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  2. A wonderful piece, I really enjoyed it. Reminded me of an important time with oldest daughter, where we, as a military family, planned for her to be moved and settled “with the friends she grew up with” for high school after having been overseas and elsewhere for years. Same school, same friends, same city-but she realized being abroad had changed her in ways that they had not and there was a disconnect there that she sometimes struggled with. I continue to believe that on balance the experience of a wider world is still worth the adjustment or disconnect from a more traditional sense of “home” for lack of better word, but as pointed out here, there is no such things as “normal” really. Just perceived ideas we are all doing our best to work through. Excellent read, thank you for sharing.

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  3. I envy your childhood (as someone who never saw the ocean or took a plane ride until my late teens and has yet to leave the country at 38 years old), though I am a creature of comfort with no desire to live under the conditions you describe.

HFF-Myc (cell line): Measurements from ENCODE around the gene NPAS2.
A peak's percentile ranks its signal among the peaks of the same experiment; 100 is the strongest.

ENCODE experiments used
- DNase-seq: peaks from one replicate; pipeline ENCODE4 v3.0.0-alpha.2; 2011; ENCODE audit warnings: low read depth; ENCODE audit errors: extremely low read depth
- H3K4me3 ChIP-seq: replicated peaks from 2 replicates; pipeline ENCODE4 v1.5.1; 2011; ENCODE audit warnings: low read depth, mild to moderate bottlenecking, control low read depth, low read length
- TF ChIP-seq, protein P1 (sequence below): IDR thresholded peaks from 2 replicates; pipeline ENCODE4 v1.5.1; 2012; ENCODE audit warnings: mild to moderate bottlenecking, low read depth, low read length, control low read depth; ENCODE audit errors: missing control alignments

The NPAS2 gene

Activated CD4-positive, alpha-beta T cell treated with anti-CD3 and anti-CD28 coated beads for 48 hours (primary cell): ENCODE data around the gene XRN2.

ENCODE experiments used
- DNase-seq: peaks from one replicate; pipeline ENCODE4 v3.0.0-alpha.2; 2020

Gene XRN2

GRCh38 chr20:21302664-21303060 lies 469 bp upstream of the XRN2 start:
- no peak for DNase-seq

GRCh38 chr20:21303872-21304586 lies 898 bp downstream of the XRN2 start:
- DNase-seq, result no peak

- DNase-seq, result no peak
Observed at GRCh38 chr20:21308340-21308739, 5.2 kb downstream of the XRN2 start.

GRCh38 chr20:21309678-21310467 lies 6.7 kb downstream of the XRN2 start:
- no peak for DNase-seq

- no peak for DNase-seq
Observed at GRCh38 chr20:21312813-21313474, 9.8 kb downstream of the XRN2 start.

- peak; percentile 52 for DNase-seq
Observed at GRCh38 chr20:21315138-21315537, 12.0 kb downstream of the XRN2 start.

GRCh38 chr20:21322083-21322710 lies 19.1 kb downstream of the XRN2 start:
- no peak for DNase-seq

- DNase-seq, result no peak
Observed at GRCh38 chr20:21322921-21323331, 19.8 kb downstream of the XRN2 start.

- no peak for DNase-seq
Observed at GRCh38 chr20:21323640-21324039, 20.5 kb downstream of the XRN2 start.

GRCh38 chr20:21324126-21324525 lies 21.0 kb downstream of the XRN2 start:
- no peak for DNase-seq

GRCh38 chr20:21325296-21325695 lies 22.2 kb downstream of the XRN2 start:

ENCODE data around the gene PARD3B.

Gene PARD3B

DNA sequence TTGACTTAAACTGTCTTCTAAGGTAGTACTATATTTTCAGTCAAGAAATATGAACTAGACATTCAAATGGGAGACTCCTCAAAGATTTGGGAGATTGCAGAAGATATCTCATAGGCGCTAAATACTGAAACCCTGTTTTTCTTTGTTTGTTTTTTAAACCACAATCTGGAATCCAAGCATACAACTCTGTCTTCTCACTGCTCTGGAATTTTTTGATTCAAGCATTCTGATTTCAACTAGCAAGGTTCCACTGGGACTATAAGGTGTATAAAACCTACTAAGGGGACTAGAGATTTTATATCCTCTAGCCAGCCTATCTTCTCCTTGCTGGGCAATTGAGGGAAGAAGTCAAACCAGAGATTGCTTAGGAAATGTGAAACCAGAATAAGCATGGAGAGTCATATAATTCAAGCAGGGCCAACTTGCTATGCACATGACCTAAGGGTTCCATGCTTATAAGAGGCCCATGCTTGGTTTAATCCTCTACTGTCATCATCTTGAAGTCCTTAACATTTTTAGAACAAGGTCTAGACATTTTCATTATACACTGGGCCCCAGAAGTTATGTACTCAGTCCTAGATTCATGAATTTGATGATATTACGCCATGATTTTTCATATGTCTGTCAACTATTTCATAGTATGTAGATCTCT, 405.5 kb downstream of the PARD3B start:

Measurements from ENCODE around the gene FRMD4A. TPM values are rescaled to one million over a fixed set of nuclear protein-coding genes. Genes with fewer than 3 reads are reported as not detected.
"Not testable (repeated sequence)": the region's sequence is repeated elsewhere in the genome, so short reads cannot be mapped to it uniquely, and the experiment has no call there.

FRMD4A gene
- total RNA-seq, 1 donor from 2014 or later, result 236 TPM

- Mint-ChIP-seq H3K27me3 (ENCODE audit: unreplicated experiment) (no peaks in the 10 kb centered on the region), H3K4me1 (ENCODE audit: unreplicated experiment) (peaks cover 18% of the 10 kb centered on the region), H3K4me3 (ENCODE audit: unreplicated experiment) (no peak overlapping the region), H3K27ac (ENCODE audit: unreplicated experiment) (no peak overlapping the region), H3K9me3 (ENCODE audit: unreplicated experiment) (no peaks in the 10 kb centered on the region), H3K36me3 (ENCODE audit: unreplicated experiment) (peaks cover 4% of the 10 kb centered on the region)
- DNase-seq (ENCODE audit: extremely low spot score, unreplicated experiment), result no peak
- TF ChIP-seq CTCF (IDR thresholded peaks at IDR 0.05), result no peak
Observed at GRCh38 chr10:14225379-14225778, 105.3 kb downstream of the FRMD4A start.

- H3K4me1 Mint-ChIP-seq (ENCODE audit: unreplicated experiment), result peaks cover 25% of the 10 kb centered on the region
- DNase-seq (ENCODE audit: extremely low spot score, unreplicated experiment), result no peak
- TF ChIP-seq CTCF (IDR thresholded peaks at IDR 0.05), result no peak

Thanks for sharing your piece- from a fellow odd person.

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  4. One of the things I suspect of the ‘normal’ American experience is that it is profoundly narrowing of view and limiting of tolerance. That is, the people I know who are most open to hearing ideas, and most willing to tolerate views that do not align with their own, are people who have lived lives far outside what is considered ‘normal’. The more varied and immersive ones experiences are, the more flexible and adaptive the person becomes.

    And I think a lot of people recognize this, and try to craft for themselves and their kids these experiences; and I think they often fall short because while the varied part is doable, the immersive aspect is a lot harder without being willing to make certain sacrifices. So you get a taste, which is good by itself, but not the full impact, because you always know it’s just a skimming of the surface, you don’t really have to dive in.